Week 1 of the preseason wraps up Monday night with a game between a pair of teams that most NFL fans either love or hate: the Dallas Cowboys and the Oakland Raiders. It begs the question: Which team will have the better record in 2012 -- the more talented Cowboys, or the Raiders, who play in an easier division?
The Oakland Raiders are going to finish with a better record. Sure, the Dallas Cowboys have more talent, but they also seem to get off-kilter at the wrong time each season. This has been true of the Raiders, too, but Oakland has what seems to be the easier path this season. I think the Raiders will get off to a decent start and use that momentum to carry them through their schedule. The key is running back Darren McFadden. If he stays healthy, the Silver and Black could be the sleeper team in the AFC.
There is a lot to like about where this Raiders franchise is heading, and Oakland's new direction should pay dividends. But the Raiders won't finish this season with a better record than the Cowboys. Even with Darren McFadden healthy and quarterback Carson Palmer getting a full offseason with the team, Oakland's division is much stronger than it was last year. The Kansas City Chiefs, Denver Broncos and San Diego Chargers should all be better, and it doesn't look like the Raiders improved enough to jump ahead of the pack.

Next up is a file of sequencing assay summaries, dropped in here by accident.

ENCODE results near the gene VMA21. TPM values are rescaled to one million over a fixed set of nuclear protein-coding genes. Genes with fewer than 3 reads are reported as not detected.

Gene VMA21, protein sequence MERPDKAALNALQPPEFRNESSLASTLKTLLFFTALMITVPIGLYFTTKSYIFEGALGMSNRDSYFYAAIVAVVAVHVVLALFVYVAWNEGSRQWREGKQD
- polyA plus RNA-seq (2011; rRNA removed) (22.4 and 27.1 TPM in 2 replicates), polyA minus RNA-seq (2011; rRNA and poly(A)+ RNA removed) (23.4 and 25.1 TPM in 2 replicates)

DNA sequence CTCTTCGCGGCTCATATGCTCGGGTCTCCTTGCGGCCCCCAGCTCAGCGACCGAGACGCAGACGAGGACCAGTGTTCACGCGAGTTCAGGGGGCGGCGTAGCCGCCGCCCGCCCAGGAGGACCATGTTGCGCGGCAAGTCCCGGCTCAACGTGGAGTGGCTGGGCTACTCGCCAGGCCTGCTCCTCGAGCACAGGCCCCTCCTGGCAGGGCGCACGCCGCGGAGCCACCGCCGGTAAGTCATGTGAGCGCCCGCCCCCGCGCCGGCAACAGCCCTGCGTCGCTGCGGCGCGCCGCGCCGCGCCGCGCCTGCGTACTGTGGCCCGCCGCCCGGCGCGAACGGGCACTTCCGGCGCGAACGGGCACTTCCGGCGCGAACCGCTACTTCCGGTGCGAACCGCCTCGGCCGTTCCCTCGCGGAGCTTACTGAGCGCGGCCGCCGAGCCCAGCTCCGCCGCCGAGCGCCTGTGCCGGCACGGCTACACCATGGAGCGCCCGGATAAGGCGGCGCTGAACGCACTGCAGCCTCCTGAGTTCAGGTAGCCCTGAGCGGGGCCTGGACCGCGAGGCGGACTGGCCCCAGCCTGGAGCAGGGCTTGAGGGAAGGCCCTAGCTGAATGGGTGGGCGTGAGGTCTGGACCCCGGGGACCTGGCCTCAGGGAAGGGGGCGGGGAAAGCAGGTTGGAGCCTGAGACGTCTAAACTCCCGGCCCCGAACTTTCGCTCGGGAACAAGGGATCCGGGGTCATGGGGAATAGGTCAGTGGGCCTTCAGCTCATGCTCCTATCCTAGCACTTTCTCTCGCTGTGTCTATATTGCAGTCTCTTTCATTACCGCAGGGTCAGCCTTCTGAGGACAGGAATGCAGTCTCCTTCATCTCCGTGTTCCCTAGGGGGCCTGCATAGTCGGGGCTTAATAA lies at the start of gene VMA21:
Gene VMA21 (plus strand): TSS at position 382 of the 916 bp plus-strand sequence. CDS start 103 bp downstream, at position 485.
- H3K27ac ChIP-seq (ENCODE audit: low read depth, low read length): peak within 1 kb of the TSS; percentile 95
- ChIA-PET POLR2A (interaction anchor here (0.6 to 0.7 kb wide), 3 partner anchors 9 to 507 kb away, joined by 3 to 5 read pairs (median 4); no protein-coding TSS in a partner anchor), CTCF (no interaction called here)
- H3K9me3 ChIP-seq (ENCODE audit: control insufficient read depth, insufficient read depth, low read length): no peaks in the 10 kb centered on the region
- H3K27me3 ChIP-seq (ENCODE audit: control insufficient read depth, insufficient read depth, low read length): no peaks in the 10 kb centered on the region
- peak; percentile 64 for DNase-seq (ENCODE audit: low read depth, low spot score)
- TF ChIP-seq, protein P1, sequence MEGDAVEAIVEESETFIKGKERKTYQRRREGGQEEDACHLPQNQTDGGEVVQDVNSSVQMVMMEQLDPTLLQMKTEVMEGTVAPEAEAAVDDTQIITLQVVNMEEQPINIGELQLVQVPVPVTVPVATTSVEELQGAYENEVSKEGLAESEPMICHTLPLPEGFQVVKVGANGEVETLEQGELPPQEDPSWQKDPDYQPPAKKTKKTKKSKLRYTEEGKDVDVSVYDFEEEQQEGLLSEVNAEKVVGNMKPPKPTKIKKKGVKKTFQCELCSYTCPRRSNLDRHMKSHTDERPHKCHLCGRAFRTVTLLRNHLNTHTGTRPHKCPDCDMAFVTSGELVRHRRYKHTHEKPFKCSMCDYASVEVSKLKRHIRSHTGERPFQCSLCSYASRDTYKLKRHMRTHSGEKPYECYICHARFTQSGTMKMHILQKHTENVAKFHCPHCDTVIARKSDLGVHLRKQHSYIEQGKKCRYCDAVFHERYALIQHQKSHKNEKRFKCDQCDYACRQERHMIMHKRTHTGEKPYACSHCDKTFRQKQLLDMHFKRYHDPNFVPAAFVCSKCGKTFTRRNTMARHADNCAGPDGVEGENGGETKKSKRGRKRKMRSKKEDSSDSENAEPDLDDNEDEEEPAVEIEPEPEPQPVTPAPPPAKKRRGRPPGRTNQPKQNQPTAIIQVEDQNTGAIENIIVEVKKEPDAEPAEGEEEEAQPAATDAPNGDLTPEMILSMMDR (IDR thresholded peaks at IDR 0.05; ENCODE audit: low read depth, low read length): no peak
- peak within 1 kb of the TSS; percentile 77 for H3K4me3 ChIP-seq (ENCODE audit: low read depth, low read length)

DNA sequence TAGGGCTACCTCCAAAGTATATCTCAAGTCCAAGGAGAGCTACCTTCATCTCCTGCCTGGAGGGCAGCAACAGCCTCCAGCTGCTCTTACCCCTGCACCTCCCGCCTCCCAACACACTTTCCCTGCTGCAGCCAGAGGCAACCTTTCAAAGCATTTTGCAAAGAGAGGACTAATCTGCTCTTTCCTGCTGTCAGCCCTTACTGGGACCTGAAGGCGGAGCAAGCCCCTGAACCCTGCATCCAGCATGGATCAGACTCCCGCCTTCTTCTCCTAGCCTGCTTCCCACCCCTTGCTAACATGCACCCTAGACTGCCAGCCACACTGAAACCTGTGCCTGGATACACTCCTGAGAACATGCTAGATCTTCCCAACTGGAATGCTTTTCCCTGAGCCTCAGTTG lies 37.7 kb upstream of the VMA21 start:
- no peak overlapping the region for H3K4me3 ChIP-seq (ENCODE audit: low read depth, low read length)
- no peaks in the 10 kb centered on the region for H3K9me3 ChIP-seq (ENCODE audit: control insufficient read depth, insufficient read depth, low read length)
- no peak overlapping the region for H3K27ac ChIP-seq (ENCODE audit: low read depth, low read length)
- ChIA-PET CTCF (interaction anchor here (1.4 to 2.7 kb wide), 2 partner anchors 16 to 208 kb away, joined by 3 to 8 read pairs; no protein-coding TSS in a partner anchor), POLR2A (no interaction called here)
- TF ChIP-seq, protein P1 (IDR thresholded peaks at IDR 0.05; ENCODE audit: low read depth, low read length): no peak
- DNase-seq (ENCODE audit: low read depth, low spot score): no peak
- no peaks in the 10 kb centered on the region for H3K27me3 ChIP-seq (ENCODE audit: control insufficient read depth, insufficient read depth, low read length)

The Cowboys, meanwhile, stocked up on defensive personnel, and that unit should continue to climb in Year 2 under coordinator Rob Ryan, while the offense could be more efficient. This is the year that quarterback Tony Romo will lead the Cowboys deep into the postseason after helping them survive the brutal NFC East.
It's quite possible that both Dallas and Oakland will finish 8-8 again in 2012. However, based on their schedules, the Raiders have a slightly better shot at making a playoff run.
In addition to playing in the highly competitive NFC East, the Cowboys have to visit the Baltimore Ravens, Carolina Panthers and Atlanta Falcons and host the Chicago Bears, New Orleans Saints and Pittsburgh Steelers. Between their division games and that six-pack of tough contests, it's easy to imagine Dallas going 4-8.
The Raiders face tough trips to Atlanta, Baltimore and Carolina outside their division, but their home schedule has fewer speed bumps (at least on paper) than Dallas'. I would expect a more in-tune Carson Palmer to help them win at least three games against the Denver Broncos, Kansas City Chiefs and San Diego Chargers.